It’s difficult to be shocked by the criminal justice system. Decades of brutal policing and ballooning prison populations have led to an increasing public awareness that there is not a lot just about our justice system. But last week, a truly shocking bill was introduced in Massachusetts. Democratic state Reps. Carlos González and Judith García introduced legislation that would allow incarcerated people to go home early—if they “donated” their organs.
Specifically, the bill would “allow eligible incarcerated individuals to gain not less than 60 and not more than 365-day reduction in the length of their committed sentence” if they “donated bone marrow or organ(s).” Gonzalez argued that the bill was a step towards advancing racial equity in health care and making it easier for people of color to obtain transplants.
Predictably, the bill has generated attention and caused shock and outrage. In a society where organ sales are forbidden, this proposal sounds uncomfortably like an effort to harvest organs from incarcerated people.
Putting aside bigger questions about healthcare in Massachusetts or the ethics of organ sales (the topic of longstanding philosophical debates), the bill sheds a cold and ugly light on incarceration in the United States. Whether it passes or not, the proposed legislation highlights two pathologies of U.S. criminal policy: the dehumanization of incarcerated people and the careless use of long sentences.
First, it’s worth examining the view this bill takes towards incarcerated people. Members of the general population aren’t allowed to sell their organs or exchange them for services and social benefits. So why treat incarcerated people differently? Organ sales are banned because of concerns about exploitation and the ethics of forcing people to choose between cash on the one hand and bodily integrity on the other. So, why are those concerns any different when it comes to incarcerated people?
The bill’s sponsors may well believe that it’s wrong that Massachusetts—like most other states—prevents incarcerated people from donating their organs. If that’s the concern, though, they should have introduced a bill directly targeting the problem. Right or wrong, such a bill could have been understood in terms of humanizing incarcerated people—they should have the same ability to make choices about their bodies as people in the general population.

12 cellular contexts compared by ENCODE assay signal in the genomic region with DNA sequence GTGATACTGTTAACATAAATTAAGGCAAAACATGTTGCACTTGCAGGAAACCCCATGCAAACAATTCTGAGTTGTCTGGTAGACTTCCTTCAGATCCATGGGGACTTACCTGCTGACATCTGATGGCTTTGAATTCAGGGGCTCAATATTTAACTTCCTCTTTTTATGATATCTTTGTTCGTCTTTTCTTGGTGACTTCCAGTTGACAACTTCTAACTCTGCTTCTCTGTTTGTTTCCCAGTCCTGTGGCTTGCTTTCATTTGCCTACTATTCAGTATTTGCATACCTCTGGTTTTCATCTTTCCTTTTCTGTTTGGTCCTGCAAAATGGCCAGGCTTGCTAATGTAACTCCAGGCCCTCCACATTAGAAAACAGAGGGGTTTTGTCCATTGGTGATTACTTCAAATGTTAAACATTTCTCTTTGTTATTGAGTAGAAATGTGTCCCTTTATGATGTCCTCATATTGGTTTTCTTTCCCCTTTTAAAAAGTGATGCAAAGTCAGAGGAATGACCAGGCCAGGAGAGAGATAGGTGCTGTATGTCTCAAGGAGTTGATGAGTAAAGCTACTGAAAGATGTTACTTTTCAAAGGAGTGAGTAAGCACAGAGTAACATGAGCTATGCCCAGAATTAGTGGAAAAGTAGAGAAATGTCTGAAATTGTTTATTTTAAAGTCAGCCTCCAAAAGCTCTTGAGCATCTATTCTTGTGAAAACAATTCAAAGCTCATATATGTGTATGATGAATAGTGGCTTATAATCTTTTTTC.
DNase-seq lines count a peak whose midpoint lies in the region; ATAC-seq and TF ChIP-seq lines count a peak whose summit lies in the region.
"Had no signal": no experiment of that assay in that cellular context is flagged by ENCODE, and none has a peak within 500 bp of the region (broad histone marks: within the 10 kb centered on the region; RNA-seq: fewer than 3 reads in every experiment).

Or, maybe the bill’s sponsors believe that the need for donors justifies a broader market for organs. Again, though, if that were their view, then the bill should have focused on everyone in Massachusetts.
Instead, the bill explicitly sets the incarcerated population apart. And, in doing that, it reinforces a troubling impulse in society—to see incarcerated people as less deserving of respect, dignity, and rights than people outside.
A felony conviction used to mean “civil death”—people essentially lost all their rights. Today, incarcerated people technically still enjoy some constitutional protections, but many of those protections are largely illusory. Conditions in jails and prisons nationwide are brutal. Medical care is shoddy, nutritious food is hard to come by, and sexual abuse and violence are common. And, society has done much to signal that people with criminal records are no longer considered full members of the community. From disenfranchisement to restrictions on housing and employment post-release, being a “criminal” often makes people second-class citizens.
Indeed, there’s something horrific about the recognition that incarceration is so bad that people would choose to undergo invasive surgery rather than spend another few weeks inside. Instead of asking why people are held in such inhumane conditions, though, the bill doubles down on the misery and desperation of incarceration.
All of which brings us to the second issue: By allowing incarcerated people to shave up to a year off of their sentences, the bill inadvertently highlights the cruel irrationality of how we punish.
Why only a year off of sentences and not more? Is it because that’s how much time an organ is worth or because that reduction represents a calculated balance between public safety and public health? What if someone donates two organs? Could they get two years off their sentence?
The numbers feel arbitrary in a way that drives home the arbitrariness of punishment in the first place. If sentences actually were calculated carefully and we as a society had concluded that it was necessary for a person to be incarcerated for a given time, then it’s not clear what justifies the reduction. If we admit that people aren’t actually so dangerous that they need to serve that extra year, though, then it raises the troubling question of why the sentences were so long in the first place.
And, how exactly can we rationalize the one-year limit on reductions? I’m skeptical that it tells us anything about the actual need for incarceration, as opposed to reflecting cynical political maneuvering—allowing reductions that might be perceived as too large would lead to opposition from tough-on-crime voters and politicians.
I have a hard time believing that the bill will pass. But the fact that it was introduced in the first place is an important reminder that excessive criminal punishment is dehumanizing all of us.